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People, Not Numbers

I am a canoeist, an Olympian. I have been representing Poland for twenty years at international sports events. I love my hometown, and where I am from is very important to me. Although till recently, I knew nothing about the history of my hometown. Because how can you say that you are connected to your hometown, that you are a patriot when you did not know about the greatest tragedy in the history of this city?

This tragedy is the murder of 16,000 Jews by Nazi Germans in the Nowy Sącz ghetto, including 11,000 Jews from Nowy Sącz. I clearly remember the day when I found out about what happened in my town - the overwhelming feeling of shame led to anger. The tragic story is one thing, but the fact that I completed elementary school and high school, and I didn't know anything about it? I was angry with myself. I was angry that a third of my city were killed, and there is no place to light candles, leave a stone or pray. There was no memorial.

I discovered that the place where I used to train as a child, dreaming about the Olympic championship in my head, was the actual place of the execution of all Jews from the Ghetto. The same landscape that I looked at since childhood, accompanied the generations of Jews from Nowy Sącz in the last moments before their deportation to Bełżec. That day changed everything for me.

I didn't know any Jews, I didn't know Jewish culture, I didn't know what to do. But I knew one thing - all these people did not deserve the oblivion that their torturers condemned them to. With time I discovered that, surprisingly, caring for the memory of the victims of the Holocaust evoke various reactions, including negative ones and many people are afraid to act. Why? I have been carrying that question in my heart while working for the victims of the Holocaust. I realised that the stories of Esther, Rachel, Salomon, Henryk, Mundek, Szlomuś were also my own stories, and that realisation gave me great strength.

I do not know if, as a gentile, I am the proper custodian of the memory of all these people, but I do know that I cannot ignore it. That is why I set up a foundation: The Project People, not numbers. This project is my inner self, my answer to the Holocaust.

As part of the project, we renovated four cemeteries in which we commemorated the names and surnames of the victims of the Holocaust; 256 victims in Krościenko, 1774 victims in Grybów, 494 victims in Czarny Dunajec, this year in Nowy Targ, we will commemorate over 2000 victims. We cherish the names because each one of the victims is unique, like each one of us. We found eight mass graves in which about 300 victims were buried. We properly secured them and erected matzevot - monuments for the victims. During the ceremony of reading the names of the victims, we all meet together: descendants, local community, rabbis, priests, representatives of local authorities. We read, cry, and hug each other. We say goodbye to victims who have never had the chance to say goodbye.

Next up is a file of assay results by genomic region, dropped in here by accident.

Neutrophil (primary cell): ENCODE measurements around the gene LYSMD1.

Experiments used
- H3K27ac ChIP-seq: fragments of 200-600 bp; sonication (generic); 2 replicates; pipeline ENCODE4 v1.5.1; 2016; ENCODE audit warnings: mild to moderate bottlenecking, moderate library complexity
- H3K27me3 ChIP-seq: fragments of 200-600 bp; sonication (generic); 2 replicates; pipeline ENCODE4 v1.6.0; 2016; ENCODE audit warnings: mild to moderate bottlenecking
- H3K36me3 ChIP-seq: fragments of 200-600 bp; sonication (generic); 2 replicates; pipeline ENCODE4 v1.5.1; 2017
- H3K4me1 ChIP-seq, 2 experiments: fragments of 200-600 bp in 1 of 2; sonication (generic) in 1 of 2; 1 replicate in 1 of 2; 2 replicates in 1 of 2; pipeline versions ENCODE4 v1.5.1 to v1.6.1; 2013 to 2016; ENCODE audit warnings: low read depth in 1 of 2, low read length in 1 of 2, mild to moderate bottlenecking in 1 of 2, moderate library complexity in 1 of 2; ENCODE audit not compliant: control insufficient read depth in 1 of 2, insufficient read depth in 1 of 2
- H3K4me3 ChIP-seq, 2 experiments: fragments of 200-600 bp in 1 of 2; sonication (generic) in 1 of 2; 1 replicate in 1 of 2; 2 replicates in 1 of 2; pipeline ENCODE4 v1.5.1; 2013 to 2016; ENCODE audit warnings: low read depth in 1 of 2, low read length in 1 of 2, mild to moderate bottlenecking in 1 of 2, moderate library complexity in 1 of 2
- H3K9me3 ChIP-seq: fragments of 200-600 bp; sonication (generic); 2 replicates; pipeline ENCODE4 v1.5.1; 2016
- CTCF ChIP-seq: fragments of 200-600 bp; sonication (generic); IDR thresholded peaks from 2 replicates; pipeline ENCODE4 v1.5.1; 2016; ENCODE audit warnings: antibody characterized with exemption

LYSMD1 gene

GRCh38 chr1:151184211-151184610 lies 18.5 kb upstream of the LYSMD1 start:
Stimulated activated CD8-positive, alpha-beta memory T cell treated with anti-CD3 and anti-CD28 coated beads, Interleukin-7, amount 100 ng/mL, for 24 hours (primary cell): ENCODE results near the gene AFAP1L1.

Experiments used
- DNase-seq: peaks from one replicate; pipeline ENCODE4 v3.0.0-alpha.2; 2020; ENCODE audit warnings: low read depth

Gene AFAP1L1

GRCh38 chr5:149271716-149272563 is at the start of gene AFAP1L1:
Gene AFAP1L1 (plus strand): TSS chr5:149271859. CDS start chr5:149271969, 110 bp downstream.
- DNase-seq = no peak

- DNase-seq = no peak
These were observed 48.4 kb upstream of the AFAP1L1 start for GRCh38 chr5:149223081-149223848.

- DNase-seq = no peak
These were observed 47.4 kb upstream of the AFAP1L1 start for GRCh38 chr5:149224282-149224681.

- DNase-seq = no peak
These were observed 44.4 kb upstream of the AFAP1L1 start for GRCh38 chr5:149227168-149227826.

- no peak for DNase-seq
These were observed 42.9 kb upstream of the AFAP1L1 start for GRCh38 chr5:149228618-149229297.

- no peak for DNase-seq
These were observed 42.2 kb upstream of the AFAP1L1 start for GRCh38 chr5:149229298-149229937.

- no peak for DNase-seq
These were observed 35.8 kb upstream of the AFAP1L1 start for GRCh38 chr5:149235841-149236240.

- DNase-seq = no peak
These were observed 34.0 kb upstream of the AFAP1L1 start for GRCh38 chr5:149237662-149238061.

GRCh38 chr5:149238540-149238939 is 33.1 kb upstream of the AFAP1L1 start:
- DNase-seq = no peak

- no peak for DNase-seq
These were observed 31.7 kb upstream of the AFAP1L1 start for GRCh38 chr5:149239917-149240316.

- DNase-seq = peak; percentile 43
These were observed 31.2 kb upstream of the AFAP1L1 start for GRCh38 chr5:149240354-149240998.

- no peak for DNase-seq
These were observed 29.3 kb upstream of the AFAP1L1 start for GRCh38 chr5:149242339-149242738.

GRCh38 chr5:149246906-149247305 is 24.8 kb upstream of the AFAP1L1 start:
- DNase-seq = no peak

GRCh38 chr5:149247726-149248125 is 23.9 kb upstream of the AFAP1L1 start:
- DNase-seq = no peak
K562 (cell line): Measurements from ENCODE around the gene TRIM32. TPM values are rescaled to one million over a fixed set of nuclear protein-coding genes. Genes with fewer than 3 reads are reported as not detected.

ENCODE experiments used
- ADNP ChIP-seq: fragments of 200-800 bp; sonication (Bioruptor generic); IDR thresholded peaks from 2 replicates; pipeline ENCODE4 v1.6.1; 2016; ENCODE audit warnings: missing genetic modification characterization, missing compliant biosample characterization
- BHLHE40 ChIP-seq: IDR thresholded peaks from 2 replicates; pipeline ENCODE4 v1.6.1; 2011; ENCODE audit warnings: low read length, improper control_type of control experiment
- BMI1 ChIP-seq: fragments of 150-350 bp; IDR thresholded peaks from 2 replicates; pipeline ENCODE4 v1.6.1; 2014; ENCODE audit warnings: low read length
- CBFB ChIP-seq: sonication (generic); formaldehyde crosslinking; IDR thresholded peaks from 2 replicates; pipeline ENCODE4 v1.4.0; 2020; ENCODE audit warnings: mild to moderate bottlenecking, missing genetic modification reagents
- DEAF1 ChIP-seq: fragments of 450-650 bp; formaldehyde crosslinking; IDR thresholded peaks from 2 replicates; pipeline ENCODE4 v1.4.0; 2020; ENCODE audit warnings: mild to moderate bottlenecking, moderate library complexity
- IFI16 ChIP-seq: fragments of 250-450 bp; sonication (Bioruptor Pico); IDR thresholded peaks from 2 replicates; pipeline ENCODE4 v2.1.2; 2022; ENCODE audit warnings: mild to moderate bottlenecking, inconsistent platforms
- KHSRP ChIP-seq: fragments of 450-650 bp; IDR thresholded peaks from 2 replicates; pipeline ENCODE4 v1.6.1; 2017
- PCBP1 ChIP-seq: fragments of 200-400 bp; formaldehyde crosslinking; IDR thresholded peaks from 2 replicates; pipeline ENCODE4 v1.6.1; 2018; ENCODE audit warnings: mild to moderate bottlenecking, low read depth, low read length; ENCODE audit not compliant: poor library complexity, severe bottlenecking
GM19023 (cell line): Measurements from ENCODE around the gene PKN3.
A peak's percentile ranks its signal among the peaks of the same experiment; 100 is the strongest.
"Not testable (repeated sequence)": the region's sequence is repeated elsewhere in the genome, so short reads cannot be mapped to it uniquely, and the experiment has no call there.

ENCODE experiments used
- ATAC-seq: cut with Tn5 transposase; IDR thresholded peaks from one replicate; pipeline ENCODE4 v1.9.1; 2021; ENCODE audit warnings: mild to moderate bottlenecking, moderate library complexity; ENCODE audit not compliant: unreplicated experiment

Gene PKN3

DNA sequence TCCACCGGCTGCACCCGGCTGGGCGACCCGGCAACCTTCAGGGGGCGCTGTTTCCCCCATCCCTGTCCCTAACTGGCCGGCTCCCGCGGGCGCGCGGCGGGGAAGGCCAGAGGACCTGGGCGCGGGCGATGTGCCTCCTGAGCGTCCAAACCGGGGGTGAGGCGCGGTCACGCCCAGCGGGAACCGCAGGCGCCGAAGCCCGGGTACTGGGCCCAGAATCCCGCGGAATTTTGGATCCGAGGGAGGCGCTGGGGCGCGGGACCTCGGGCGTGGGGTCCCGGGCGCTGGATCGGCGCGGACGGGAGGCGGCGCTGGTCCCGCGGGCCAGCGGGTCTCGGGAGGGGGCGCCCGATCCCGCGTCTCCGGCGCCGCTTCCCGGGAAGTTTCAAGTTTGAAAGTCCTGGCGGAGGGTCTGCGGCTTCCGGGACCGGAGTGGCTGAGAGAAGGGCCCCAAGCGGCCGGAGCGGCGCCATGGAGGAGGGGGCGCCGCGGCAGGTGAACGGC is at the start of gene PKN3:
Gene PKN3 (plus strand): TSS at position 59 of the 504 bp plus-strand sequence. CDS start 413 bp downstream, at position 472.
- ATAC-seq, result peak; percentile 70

When I start a project, the cemetery usually looks like a jungle or a meadow. It is very symbolic because the condition of cemeteries often reflects the state of knowledge about the tragedy of Jews from that place. The collective memory is overgrown with stereotypes, superstitions, and ignorance. With each day of the project, we not only change the cemetery but also change how the local community feels about it. I start alone, and then more and more local volunteers appear to help.

Often I hear from the local authorities that it is better not to do anything because the Jews will come and take the property. I have to listen to this because I want to change something about this place. I do not judge because I know how much I did not know myself. In this situation, I tell the story of Shlomo, a Jewish highlander who fought for Poland in September 1939. I tell the story of Henio the skier and many, many others. Because they are people, not numbers, and in the case of seized property, one would say that they are people - not properties.

You will ask why when I hear anti-Semitic stereotypes I don't turn around and go away. I believe that it is necessary to talk. The same mayor who was afraid of my project and property claims, six months later, at the official ceremony greeted the descendants with the following statement: "I welcome you to your homeland on the land of your ancestors". How is it possible? Once we have the victims in front of our eyes and hearts, these changes are possible.

After each statement made by politicians creating divisions, many people have doubts. I hear "... we mean well but Israel is picking on us again ..." "... Because Kaczynski did this and Netanyahu did that .." or the latest changes in the KPA act. Tell the victims in anonymous mass graves that politics is more important than them! Me and many activists do not see sides in our relations because we all have the victims in front of our eyes and hearts. We will continue working together, people to people, commemorating the names, the stories, the history.

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